Chagaev has a fight scheduled against an opponent to be announced in January.
9) Tony Thompson (1-80-80)
Last Fight: 5/27/2011- TKO3 Maurice Harris (UNR)
Next Fight: Unknown
Thompson has been elevated to a spot as the IBF’s mandatory contender without the need for an eliminator against Chambers, who withdrew with a back injury.  This most likely means he won’t be fighting Chambers as originally planned.
10) Odlanier Solis (1-51-80)
Last Fight: 3/19/2011- L (TKO1) vs. #1 Vitali Klitschko
Next Fight: Unknown
Solis appears to still be recovering from multiple knee surgeries.
11) Alexander Dimitrenko (1-47)
Last Fight: 9/24/2011- UD12 Michael Sprott (UNR)
Next Fight: Unknown
May get Helenius next since despite being beaten badly in his last fight, Helenius is still technically the EBU beltholder.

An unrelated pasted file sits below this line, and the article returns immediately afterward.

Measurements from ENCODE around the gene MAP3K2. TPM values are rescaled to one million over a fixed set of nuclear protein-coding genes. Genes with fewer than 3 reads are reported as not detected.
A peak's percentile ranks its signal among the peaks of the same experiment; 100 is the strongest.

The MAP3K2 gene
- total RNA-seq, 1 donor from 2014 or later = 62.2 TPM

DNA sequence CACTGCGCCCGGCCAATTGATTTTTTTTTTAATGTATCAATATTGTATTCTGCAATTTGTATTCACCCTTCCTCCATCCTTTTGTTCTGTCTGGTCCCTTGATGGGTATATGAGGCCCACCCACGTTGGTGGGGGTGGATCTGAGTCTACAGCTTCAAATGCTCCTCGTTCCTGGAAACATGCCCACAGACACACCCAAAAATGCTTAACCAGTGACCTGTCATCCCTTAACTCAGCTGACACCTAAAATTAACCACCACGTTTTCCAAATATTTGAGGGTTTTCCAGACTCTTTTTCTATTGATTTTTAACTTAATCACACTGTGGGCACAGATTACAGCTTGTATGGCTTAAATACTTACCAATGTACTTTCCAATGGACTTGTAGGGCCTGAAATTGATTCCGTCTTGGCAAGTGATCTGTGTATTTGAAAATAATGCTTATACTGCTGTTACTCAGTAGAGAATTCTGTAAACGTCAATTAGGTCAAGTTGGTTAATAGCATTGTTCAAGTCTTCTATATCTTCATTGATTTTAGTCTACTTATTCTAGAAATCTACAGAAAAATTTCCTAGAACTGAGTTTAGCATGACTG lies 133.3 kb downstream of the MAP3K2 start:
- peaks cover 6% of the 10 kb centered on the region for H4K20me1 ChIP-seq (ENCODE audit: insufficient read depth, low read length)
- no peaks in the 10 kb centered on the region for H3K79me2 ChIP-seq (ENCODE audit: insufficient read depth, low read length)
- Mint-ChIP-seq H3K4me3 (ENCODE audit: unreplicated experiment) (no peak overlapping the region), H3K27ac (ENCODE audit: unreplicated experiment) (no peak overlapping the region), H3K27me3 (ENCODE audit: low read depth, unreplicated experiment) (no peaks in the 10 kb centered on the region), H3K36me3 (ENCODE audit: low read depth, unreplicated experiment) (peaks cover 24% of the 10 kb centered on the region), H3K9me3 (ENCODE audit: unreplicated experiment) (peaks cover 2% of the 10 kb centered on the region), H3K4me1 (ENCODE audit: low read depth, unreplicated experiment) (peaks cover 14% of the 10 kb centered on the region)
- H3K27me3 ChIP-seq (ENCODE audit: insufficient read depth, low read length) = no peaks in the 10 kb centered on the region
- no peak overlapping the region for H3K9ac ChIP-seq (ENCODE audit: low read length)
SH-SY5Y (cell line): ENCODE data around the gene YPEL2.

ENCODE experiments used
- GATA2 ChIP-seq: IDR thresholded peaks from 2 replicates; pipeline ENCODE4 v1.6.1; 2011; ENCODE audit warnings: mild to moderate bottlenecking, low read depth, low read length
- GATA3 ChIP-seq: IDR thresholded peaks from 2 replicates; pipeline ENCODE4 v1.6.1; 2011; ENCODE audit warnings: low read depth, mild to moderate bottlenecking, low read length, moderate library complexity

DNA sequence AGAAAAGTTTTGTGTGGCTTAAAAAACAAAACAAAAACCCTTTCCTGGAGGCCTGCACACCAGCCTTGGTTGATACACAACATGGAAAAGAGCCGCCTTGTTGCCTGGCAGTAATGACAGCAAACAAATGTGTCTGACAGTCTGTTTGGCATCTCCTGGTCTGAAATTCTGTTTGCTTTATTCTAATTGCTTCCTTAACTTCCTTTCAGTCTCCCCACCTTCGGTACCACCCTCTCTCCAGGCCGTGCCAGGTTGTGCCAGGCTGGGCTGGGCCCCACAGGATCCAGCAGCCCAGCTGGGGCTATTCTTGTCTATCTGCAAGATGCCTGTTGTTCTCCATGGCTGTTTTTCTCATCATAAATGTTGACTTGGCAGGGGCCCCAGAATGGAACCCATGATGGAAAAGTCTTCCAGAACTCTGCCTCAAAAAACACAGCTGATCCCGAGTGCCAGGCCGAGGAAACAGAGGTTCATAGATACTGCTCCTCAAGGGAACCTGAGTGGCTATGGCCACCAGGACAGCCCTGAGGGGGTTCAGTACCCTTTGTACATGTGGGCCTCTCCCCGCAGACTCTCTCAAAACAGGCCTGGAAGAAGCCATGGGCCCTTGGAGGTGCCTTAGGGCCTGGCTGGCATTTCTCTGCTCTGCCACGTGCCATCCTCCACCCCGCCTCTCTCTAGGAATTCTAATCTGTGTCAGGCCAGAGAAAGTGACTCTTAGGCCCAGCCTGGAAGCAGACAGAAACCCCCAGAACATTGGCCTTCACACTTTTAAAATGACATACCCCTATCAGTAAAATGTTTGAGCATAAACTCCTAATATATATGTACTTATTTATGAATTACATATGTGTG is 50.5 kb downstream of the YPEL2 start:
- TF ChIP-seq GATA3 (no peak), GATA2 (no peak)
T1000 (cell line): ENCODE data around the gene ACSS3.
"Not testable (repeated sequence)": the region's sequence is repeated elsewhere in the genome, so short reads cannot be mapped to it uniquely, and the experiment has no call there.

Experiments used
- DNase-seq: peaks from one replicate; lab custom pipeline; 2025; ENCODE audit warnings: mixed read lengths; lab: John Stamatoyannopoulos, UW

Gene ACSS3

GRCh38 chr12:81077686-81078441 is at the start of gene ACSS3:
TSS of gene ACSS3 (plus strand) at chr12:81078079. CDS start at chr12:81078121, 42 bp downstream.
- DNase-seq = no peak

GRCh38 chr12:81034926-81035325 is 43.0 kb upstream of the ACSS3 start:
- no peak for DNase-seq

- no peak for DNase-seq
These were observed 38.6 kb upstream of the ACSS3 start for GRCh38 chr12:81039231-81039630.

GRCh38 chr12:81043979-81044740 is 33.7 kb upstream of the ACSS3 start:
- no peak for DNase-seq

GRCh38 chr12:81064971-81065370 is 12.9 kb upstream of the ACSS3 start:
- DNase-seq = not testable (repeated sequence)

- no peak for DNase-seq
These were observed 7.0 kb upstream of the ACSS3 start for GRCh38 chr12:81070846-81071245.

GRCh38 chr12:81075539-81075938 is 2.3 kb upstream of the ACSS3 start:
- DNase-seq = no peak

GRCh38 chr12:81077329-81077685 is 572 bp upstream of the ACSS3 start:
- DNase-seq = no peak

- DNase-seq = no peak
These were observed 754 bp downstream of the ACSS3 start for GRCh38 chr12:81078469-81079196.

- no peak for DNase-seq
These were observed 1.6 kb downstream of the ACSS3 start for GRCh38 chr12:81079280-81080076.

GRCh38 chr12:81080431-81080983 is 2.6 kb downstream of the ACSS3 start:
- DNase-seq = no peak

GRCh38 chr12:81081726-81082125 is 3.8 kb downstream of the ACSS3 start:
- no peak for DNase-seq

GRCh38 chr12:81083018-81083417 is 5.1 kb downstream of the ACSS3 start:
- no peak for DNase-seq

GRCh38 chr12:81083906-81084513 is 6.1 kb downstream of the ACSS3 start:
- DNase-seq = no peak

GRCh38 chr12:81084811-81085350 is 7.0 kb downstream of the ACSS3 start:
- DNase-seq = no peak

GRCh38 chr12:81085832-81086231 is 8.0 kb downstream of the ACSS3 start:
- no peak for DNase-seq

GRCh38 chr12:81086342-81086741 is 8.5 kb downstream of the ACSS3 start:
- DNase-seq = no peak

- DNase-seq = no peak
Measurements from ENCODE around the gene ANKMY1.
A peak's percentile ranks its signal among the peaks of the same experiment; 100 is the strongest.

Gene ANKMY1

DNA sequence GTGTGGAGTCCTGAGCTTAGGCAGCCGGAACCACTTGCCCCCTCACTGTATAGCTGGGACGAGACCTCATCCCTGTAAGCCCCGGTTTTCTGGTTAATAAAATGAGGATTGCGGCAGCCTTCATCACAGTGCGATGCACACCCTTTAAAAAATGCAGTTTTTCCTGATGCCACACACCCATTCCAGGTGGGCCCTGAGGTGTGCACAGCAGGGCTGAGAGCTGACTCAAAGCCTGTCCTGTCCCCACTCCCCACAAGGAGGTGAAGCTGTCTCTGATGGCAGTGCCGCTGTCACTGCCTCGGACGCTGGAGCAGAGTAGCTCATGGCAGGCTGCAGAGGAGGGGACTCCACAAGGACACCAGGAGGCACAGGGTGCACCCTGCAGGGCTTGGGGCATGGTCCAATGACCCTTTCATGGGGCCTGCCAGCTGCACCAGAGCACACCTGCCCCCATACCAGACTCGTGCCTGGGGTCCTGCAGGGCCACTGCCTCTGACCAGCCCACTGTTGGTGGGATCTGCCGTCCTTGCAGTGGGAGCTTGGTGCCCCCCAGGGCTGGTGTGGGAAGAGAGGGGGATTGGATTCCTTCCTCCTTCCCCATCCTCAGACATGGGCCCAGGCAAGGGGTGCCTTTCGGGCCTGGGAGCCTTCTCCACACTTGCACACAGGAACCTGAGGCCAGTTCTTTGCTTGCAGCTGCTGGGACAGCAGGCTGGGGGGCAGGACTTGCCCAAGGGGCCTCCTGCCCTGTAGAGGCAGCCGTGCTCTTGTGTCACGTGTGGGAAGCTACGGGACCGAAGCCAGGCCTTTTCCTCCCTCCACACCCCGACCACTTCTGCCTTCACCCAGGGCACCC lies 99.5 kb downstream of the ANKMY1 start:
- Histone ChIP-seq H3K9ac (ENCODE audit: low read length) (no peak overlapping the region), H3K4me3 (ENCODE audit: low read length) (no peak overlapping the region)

12) Chris Arreola (1-142)
Last Fight: 11/5/2011- TKO3 Raphael Butler (UNR)
Next Fight: Unknown
Arreola wants to fight Wlad and/or Adamek in the near future.
13) Denis Boytsov (1-129)
Last Fight: 9/24/2011- TKO6 Matthew Greer (UNR)
Next Fight: Unknown
14) Jean Marc Mormeck (1-80)
Last Fight: 12/2/2010- SD12 #19 Timur Ibragimov
Next Fight: 3/3/2012- vs. Champ Wladimir Klitschko
See Klitschko’s comments, above.
15) Bermane Stiverne (1-24)
Last Fight: 6/25/2011- TKO10 #20 Ray Austin
Next Fight: Unknown
Despite a still-thin resume, Stiverne has somehow been maneuvered into the position of being Vitali Klitschko’s WBC mandatory challenger.
16) Samuel Peter (1-80)
Last Fight: 4/2/2011- L(KO9) vs. #16 Robert Helenius
Next Fight: Unknown